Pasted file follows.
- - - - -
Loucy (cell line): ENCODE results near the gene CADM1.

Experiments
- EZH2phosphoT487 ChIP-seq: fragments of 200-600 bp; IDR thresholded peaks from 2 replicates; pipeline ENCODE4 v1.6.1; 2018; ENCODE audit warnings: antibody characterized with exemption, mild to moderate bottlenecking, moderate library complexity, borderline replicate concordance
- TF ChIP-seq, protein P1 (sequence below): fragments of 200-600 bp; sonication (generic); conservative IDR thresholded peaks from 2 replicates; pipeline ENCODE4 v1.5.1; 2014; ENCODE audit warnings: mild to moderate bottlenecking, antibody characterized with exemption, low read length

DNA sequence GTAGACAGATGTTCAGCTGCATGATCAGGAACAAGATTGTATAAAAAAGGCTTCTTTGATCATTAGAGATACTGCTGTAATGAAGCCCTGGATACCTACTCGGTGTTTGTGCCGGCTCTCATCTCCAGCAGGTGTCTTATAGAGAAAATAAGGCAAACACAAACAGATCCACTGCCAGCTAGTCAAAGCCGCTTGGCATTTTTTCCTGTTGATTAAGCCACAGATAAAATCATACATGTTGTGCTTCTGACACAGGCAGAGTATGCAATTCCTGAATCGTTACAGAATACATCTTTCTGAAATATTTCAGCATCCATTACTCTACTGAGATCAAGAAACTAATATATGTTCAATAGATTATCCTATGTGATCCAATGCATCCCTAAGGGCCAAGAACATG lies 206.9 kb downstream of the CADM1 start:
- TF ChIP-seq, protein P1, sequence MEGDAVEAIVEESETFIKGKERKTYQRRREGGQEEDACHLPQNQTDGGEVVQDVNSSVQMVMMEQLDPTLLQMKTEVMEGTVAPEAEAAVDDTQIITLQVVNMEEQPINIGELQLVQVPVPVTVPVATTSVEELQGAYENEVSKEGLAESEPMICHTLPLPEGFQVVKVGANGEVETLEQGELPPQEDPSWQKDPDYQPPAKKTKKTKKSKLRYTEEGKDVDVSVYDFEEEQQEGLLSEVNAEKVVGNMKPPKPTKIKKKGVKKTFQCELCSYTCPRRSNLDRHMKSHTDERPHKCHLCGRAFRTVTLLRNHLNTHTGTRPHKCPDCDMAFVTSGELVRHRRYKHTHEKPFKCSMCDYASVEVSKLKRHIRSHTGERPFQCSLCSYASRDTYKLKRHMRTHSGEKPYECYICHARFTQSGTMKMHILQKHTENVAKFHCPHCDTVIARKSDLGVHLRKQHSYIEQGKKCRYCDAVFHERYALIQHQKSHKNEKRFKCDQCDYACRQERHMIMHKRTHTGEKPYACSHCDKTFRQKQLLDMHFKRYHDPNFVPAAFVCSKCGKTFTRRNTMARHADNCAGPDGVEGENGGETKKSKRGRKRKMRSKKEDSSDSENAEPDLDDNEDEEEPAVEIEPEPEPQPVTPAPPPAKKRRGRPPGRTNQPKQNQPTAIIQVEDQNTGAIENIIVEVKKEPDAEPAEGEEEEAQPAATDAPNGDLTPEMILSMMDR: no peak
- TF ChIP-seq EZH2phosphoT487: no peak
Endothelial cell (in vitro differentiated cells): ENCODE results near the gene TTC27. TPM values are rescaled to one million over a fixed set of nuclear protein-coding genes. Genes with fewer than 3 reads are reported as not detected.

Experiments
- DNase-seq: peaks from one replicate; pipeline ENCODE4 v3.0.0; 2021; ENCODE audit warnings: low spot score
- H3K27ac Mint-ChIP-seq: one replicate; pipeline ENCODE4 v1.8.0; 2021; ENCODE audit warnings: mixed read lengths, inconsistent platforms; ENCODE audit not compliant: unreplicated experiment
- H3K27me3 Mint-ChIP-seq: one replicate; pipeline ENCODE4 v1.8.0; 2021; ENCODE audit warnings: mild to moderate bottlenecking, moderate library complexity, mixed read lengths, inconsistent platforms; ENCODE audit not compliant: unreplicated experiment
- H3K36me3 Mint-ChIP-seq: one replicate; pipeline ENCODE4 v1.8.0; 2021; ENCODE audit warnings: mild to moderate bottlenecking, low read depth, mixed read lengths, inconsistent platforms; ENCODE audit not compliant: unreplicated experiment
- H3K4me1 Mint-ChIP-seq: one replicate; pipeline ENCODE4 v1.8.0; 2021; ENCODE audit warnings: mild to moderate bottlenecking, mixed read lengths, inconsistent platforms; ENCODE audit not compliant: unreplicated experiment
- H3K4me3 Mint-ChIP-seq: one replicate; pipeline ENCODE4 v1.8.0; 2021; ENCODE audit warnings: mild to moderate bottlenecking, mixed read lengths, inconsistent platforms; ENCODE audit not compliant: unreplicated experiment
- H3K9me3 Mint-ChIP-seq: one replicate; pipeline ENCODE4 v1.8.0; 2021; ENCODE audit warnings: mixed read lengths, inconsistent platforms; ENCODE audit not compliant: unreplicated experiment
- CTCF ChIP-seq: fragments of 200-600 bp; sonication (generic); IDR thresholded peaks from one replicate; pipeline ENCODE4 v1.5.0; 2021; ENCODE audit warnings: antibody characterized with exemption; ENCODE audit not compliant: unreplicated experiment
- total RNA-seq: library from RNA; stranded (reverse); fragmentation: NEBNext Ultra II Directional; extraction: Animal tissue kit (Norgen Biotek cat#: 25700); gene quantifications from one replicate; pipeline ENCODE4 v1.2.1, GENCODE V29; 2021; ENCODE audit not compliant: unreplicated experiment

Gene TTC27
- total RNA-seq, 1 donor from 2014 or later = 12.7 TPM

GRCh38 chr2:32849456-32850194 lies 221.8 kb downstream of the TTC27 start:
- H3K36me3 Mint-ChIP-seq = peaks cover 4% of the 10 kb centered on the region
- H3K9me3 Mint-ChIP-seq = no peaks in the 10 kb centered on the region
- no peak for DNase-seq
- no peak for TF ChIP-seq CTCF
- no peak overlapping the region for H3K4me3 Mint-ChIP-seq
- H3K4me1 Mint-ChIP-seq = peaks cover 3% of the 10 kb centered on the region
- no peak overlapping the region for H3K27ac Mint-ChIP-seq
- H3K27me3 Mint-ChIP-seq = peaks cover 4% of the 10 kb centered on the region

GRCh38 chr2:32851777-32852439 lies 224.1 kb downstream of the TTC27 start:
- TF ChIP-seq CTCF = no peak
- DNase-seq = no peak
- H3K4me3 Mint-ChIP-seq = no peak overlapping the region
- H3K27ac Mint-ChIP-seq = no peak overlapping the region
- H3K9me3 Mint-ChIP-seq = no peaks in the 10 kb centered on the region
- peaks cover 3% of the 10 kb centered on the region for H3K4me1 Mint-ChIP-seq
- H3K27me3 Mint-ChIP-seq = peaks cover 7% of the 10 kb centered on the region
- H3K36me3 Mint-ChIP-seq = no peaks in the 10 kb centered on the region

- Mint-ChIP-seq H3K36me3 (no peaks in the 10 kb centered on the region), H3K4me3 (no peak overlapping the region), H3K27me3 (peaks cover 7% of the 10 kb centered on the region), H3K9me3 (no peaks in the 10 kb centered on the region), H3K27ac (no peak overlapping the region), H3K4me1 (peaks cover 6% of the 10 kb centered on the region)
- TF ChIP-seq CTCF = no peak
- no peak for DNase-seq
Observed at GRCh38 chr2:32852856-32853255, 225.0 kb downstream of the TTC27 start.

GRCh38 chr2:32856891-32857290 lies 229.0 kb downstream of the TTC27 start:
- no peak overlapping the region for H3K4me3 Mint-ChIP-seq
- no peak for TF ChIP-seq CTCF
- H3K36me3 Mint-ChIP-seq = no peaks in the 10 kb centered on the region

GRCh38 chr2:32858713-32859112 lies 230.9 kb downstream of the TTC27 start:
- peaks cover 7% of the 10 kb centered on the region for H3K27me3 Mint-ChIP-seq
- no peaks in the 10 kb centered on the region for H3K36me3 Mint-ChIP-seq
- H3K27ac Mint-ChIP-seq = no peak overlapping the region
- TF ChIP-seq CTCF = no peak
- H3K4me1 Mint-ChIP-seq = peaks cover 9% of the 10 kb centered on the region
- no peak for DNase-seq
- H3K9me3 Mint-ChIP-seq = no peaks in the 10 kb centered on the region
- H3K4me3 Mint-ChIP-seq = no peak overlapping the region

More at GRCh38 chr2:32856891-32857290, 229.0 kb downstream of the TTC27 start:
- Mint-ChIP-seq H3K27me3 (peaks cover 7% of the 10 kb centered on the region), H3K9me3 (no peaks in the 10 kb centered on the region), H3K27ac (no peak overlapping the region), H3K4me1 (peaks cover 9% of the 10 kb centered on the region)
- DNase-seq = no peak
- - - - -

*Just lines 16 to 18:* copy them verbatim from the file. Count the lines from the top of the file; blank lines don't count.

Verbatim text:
- H3K9me3 Mint-ChIP-seq: one replicate; pipeline ENCODE4 v1.8.0; 2021; ENCODE audit warnings: mixed read lengths, inconsistent platforms; ENCODE audit not compliant: unreplicated experiment
- CTCF ChIP-seq: fragments of 200-600 bp; sonication (generic); IDR thresholded peaks from one replicate; pipeline ENCODE4 v1.5.0; 2021; ENCODE audit warnings: antibody characterized with exemption; ENCODE audit not compliant: unreplicated experiment
- total RNA-seq: library from RNA; stranded (reverse); fragmentation: NEBNext Ultra II Directional; extraction: Animal tissue kit (Norgen Biotek cat#: 25700); gene quantifications from one replicate; pipeline ENCODE4 v1.2.1, GENCODE V29; 2021; ENCODE audit not compliant: unreplicated experiment